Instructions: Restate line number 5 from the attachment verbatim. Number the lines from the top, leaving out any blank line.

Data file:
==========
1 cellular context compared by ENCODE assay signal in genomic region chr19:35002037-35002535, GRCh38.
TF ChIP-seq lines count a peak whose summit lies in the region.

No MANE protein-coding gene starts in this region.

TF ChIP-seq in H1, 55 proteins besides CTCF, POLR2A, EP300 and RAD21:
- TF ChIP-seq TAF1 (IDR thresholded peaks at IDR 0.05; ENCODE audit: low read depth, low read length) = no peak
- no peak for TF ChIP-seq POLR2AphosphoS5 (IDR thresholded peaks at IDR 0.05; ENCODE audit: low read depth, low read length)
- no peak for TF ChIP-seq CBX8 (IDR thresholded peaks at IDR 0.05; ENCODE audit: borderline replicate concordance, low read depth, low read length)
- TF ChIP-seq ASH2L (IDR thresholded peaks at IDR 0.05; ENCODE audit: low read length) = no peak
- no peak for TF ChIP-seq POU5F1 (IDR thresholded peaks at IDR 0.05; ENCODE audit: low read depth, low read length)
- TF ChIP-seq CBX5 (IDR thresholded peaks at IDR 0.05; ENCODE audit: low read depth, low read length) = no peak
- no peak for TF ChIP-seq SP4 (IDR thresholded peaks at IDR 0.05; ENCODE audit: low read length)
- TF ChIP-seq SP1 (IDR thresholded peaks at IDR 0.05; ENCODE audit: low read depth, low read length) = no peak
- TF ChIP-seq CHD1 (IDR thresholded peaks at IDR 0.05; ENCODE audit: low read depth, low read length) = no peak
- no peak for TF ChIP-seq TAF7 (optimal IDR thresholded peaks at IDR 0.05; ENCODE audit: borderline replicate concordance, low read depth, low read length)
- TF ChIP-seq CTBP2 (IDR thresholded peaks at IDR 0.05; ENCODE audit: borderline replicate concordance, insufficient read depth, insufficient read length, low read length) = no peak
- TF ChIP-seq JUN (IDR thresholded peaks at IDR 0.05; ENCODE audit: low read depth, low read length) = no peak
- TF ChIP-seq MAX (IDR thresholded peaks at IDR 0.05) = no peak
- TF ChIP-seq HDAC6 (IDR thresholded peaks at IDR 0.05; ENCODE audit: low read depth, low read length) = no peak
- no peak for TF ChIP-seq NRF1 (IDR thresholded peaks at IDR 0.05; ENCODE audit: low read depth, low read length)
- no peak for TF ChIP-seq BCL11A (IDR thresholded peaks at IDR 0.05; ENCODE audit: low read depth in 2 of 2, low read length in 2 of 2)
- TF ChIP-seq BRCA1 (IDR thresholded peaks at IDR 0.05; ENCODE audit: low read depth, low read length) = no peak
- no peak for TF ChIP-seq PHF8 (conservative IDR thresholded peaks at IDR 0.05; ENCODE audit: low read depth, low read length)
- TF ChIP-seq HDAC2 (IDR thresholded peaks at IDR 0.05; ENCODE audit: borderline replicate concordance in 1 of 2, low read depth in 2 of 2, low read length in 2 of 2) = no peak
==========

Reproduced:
- TF ChIP-seq TAF1 (IDR thresholded peaks at IDR 0.05; ENCODE audit: low read depth, low read length) = no peak